Persuasions #15, 1993                                                                                                                                                            Pages 200-206



Reconfiguring the Family in Persuasion



English Department, State University of New York, College at Oneonta,

Oneonta, NY


Persuasion begins with a reference to the Baronetage, the “book of books” in which Sir Walter Elliot takes refuge from “unwelcome sensations arising from domestic affairs,” and ends with a tribute to the navy, which is lauded as “[even] more distinguished in its domestic virtues than in its national importance” (3, 252).  While the aristocratic obsession of Sir Walter is set in opposition to the domestic, the naval profession is identified with it.  The supersession of aristocratic values by naval values which the novel records and celebrates entails a change in the prevailing definition of family.  Domesticity replaces genealogy as the favored model for family structure, and a series of what might be termed “adoptive” relations takes precedence over sanguinal ones.  The marriage plot which reunites Anne and Wentworth unfolds in the context of contrasting models of family relations and household customs.  In her last completed novel, Austen foreshadows the Victorian promotion of the domestic family.1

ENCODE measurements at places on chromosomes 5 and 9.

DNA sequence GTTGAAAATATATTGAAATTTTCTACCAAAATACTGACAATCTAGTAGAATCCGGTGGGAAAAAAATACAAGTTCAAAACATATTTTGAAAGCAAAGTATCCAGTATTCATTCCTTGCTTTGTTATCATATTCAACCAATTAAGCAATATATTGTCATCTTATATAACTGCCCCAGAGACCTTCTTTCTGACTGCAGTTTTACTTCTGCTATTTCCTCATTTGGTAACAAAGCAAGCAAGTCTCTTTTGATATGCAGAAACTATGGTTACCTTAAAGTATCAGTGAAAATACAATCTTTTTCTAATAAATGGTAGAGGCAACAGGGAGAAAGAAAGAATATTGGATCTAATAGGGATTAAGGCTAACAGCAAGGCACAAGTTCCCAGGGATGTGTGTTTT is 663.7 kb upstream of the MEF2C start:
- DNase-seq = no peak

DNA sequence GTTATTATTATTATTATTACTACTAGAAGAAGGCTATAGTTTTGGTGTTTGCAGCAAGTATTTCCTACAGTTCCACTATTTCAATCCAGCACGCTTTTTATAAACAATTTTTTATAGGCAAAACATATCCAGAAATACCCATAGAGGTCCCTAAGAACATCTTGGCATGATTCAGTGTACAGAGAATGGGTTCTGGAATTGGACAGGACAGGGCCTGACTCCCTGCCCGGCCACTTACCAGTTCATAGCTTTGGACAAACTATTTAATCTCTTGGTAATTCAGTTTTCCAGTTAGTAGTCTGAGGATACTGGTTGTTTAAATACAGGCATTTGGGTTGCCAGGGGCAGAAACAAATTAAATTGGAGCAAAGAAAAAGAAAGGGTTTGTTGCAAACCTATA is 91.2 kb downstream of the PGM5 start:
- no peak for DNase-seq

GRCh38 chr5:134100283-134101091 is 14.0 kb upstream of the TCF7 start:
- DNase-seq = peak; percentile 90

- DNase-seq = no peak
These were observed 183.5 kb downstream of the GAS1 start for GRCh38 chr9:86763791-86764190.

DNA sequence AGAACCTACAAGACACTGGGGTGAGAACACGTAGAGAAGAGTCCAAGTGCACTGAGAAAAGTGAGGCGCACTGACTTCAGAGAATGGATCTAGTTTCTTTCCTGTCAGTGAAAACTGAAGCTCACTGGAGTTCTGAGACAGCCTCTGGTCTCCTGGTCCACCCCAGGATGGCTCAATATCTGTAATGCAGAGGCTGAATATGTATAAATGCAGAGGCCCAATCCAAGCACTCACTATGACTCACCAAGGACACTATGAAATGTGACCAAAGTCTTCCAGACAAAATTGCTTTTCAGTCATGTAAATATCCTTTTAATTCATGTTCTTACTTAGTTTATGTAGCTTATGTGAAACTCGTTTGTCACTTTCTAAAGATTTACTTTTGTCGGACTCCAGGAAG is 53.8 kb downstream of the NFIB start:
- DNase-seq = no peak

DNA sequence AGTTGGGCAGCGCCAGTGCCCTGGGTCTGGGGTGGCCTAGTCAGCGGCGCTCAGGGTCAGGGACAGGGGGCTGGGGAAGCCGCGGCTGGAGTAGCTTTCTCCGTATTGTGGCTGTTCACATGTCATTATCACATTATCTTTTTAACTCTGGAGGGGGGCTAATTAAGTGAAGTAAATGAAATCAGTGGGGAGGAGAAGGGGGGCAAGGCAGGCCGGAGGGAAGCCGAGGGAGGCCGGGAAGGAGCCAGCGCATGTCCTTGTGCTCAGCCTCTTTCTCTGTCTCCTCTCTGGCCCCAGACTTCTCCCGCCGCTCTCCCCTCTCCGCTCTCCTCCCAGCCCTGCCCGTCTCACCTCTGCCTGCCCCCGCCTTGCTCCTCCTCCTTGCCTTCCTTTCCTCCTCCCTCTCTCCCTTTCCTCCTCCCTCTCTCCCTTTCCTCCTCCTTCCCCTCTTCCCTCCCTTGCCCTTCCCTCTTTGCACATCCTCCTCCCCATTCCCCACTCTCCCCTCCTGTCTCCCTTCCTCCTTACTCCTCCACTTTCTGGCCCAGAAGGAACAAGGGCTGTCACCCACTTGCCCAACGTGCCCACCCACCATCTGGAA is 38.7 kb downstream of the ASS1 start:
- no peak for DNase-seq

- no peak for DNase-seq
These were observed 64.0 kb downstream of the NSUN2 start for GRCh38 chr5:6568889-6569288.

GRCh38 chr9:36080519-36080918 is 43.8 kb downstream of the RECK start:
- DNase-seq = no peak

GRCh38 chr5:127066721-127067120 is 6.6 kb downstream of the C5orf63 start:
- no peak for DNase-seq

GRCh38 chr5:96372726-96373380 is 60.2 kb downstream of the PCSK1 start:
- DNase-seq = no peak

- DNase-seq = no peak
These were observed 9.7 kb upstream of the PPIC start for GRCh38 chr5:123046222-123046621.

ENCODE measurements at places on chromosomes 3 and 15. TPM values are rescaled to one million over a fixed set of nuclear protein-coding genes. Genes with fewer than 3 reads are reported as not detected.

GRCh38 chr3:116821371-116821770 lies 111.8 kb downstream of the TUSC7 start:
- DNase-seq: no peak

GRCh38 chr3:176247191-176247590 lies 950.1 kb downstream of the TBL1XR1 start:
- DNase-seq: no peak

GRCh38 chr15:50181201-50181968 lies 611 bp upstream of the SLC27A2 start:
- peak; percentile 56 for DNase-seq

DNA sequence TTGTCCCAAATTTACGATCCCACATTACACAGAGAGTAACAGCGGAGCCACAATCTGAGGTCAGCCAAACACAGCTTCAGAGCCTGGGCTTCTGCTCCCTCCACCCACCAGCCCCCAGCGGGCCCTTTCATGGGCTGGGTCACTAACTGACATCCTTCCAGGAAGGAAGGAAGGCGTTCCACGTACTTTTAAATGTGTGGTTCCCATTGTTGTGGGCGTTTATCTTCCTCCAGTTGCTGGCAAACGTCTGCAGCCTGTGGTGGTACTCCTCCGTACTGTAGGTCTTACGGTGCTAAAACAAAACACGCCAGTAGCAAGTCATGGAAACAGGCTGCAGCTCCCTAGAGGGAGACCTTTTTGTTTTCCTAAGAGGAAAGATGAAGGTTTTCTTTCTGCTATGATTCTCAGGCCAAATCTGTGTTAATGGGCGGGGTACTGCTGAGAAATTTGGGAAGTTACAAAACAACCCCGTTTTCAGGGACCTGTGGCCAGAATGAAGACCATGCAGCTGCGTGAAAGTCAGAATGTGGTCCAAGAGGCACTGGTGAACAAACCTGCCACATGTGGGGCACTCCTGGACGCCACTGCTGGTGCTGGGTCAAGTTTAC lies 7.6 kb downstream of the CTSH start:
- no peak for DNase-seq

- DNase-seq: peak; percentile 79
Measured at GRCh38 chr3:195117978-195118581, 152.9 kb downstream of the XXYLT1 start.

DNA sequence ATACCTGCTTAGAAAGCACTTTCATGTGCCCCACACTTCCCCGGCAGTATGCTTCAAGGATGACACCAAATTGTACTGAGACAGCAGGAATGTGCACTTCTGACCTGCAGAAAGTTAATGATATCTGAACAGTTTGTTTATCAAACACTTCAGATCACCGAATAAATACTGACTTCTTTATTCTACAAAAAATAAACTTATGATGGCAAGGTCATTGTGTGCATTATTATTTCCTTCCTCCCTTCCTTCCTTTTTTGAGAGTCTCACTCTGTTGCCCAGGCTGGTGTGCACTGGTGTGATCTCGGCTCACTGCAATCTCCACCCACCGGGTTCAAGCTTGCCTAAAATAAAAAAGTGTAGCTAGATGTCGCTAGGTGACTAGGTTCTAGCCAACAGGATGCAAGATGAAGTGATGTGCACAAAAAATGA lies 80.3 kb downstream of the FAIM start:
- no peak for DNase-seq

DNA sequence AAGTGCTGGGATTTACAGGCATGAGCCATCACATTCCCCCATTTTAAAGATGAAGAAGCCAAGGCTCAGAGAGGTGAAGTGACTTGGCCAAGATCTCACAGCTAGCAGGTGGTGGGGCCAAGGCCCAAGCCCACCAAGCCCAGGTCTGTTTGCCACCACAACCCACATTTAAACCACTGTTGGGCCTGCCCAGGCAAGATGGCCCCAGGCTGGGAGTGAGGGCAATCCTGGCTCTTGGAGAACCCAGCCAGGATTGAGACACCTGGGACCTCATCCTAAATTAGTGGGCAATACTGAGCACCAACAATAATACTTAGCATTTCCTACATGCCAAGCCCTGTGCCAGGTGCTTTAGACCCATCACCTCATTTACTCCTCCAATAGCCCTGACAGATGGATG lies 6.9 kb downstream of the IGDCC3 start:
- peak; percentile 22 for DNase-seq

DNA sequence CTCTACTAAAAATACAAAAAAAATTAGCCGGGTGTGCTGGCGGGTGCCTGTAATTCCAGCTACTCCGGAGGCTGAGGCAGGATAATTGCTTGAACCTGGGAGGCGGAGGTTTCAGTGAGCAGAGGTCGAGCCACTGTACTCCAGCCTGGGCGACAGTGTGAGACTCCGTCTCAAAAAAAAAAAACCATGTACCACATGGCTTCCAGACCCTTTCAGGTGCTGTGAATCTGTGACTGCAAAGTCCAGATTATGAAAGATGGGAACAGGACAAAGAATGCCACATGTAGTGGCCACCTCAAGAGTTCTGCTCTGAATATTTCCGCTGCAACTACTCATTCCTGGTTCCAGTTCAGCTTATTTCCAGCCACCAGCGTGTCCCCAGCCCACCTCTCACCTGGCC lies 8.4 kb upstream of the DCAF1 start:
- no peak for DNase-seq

In Persuasion different types of family values are illustrated by the contrast between the Musgroves and the Elliots; as is customary with Austen, endorsed values are established through binary structures which allow key distinctions to emerge.  While the Elliot household is characterized by coldness, formality, and posing, visually symbolized in the plethora of mirrors that are a hallmark of the interior decoration of Kellynch Hall, the Great House at Uppercross is notable for its informality and warmth.  The Musgrove home is represented as a cozy, cluttered and vital domestic space.  Visiting there, Anne observes its “old-fashioned square parlour, with a small carpet and shining floor, to which the present daughters of the house were gradually giving the proper air of confusion by a grand pianoforte and a harp, flower stands and little tables placed in every direction.  Oh! could the originals of the portraits against the wainscot, could the gentlemen in brown velvet and the ladies in blue satin have seen what was going on, have been conscious of such an overthrow of all order and neatness!  The portraits themselves seemed to be staring in astonishment” (40).  The contrast established between the lively “present daughters of the house” and the staid figures represented in the portraits, presumably the Musgroves of yore, suggests that in the Musgrove family, the current generation’s happiness takes precedence over the veneration of ancestors.  Their home is also a place where the needs and desires of children are attended to, as is evidenced by the Christmas festivities staged for the Musgrove and Harville children which Anne observes on a subsequent visit.  On this occasion the domestic tableau is described in terms reminiscent of a genre painting, rendering the Musgrove home into a framed emblem of domesticity: “On one side was a table, occupied by some chattering girls, cutting up gold and silk paper; and on the other were tressels and trays, bending under the weight of brawn and cold pies, where riotous boys were holding high revel; the whole completed by a roaring Chrismas fire …  It was a fine family-piece” (134).